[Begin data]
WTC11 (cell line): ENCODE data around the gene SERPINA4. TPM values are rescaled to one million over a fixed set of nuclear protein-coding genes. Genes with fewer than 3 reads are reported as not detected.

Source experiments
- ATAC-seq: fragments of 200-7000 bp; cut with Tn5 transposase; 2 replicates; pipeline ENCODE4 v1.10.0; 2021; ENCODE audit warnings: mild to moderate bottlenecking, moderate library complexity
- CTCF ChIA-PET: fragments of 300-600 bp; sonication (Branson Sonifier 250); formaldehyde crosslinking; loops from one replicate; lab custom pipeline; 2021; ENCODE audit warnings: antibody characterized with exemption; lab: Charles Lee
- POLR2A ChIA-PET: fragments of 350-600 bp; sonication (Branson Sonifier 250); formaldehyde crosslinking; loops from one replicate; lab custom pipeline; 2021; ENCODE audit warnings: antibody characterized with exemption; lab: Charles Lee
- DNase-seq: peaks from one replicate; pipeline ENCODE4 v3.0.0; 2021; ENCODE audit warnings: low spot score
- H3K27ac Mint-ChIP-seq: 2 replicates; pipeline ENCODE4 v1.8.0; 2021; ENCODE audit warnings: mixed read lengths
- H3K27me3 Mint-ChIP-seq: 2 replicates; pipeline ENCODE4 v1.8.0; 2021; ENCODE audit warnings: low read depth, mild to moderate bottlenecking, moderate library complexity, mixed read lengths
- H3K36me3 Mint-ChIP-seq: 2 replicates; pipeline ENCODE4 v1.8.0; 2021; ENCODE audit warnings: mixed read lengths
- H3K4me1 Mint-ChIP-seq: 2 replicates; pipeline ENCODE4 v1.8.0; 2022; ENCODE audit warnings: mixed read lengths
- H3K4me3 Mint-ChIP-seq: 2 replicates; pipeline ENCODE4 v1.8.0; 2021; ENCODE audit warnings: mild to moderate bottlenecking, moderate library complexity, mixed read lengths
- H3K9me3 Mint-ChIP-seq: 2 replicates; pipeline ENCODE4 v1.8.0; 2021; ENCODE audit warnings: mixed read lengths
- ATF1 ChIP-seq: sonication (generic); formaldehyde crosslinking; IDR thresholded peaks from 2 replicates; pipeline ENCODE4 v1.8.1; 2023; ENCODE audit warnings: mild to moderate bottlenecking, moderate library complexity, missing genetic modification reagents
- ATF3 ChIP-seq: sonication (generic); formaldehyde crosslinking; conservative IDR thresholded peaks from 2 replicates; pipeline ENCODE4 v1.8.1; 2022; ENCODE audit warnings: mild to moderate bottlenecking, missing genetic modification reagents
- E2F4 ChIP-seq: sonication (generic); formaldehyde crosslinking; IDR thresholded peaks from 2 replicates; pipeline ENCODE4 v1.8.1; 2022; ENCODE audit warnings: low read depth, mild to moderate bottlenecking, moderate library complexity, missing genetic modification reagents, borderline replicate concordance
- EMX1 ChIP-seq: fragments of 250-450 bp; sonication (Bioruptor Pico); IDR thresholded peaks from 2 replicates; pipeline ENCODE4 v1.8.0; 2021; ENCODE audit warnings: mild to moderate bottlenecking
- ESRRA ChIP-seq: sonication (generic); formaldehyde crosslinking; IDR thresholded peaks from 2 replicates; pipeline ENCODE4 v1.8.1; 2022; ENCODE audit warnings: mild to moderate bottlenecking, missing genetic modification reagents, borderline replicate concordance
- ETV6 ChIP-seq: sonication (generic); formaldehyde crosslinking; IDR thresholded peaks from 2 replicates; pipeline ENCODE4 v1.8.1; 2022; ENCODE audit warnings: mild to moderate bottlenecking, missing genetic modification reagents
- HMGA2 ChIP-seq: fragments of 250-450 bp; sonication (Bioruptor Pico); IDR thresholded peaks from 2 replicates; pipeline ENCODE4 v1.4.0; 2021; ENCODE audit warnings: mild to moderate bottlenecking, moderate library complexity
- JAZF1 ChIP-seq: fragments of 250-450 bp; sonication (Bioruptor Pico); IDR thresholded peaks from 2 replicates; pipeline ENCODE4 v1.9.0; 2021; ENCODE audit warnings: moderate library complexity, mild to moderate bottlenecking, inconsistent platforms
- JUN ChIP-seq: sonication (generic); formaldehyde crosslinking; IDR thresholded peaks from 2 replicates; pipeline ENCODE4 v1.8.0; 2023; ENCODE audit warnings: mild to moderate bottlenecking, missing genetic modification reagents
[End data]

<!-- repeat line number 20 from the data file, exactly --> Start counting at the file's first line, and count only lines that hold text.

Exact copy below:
- JAZF1 ChIP-seq: fragments of 250-450 bp; sonication (Bioruptor Pico); IDR thresholded peaks from 2 replicates; pipeline ENCODE4 v1.9.0; 2021; ENCODE audit warnings: moderate library complexity, mild to moderate bottlenecking, inconsistent platforms